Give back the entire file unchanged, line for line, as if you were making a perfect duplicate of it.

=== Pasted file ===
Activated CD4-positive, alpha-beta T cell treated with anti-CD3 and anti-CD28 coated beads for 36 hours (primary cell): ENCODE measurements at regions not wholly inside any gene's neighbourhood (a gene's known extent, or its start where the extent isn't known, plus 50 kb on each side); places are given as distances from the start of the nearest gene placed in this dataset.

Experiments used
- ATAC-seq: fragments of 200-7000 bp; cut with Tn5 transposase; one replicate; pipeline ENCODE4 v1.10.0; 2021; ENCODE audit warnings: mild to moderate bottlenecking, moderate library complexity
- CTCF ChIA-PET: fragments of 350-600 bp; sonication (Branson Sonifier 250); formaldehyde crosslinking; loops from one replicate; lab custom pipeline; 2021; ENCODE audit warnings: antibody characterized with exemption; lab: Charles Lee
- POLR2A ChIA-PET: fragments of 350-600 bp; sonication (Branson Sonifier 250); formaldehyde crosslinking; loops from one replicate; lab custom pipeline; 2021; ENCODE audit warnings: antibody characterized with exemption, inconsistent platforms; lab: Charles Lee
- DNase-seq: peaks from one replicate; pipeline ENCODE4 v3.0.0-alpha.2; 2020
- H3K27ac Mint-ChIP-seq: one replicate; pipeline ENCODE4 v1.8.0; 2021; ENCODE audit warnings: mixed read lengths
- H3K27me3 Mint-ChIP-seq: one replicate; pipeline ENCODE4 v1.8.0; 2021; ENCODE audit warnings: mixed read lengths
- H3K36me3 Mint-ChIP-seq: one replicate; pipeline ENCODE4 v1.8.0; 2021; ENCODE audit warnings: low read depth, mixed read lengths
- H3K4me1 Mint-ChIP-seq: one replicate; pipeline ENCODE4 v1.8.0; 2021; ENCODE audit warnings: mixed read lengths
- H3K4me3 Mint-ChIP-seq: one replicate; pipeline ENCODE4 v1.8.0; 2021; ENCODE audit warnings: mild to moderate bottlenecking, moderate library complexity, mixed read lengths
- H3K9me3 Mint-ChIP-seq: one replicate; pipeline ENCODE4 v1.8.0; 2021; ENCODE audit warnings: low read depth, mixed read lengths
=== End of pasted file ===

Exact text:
Activated CD4-positive, alpha-beta T cell treated with anti-CD3 and anti-CD28 coated beads for 36 hours (primary cell): ENCODE measurements at regions not wholly inside any gene's neighbourhood (a gene's known extent, or its start where the extent isn't known, plus 50 kb on each side); places are given as distances from the start of the nearest gene placed in this dataset.

Experiments used
- ATAC-seq: fragments of 200-7000 bp; cut with Tn5 transposase; one replicate; pipeline ENCODE4 v1.10.0; 2021; ENCODE audit warnings: mild to moderate bottlenecking, moderate library complexity
- CTCF ChIA-PET: fragments of 350-600 bp; sonication (Branson Sonifier 250); formaldehyde crosslinking; loops from one replicate; lab custom pipeline; 2021; ENCODE audit warnings: antibody characterized with exemption; lab: Charles Lee
- POLR2A ChIA-PET: fragments of 350-600 bp; sonication (Branson Sonifier 250); formaldehyde crosslinking; loops from one replicate; lab custom pipeline; 2021; ENCODE audit warnings: antibody characterized with exemption, inconsistent platforms; lab: Charles Lee
- DNase-seq: peaks from one replicate; pipeline ENCODE4 v3.0.0-alpha.2; 2020
- H3K27ac Mint-ChIP-seq: one replicate; pipeline ENCODE4 v1.8.0; 2021; ENCODE audit warnings: mixed read lengths
- H3K27me3 Mint-ChIP-seq: one replicate; pipeline ENCODE4 v1.8.0; 2021; ENCODE audit warnings: mixed read lengths
- H3K36me3 Mint-ChIP-seq: one replicate; pipeline ENCODE4 v1.8.0; 2021; ENCODE audit warnings: low read depth, mixed read lengths
- H3K4me1 Mint-ChIP-seq: one replicate; pipeline ENCODE4 v1.8.0; 2021; ENCODE audit warnings: mixed read lengths
- H3K4me3 Mint-ChIP-seq: one replicate; pipeline ENCODE4 v1.8.0; 2021; ENCODE audit warnings: mild to moderate bottlenecking, moderate library complexity, mixed read lengths
- H3K9me3 Mint-ChIP-seq: one replicate; pipeline ENCODE4 v1.8.0; 2021; ENCODE audit warnings: low read depth, mixed read lengths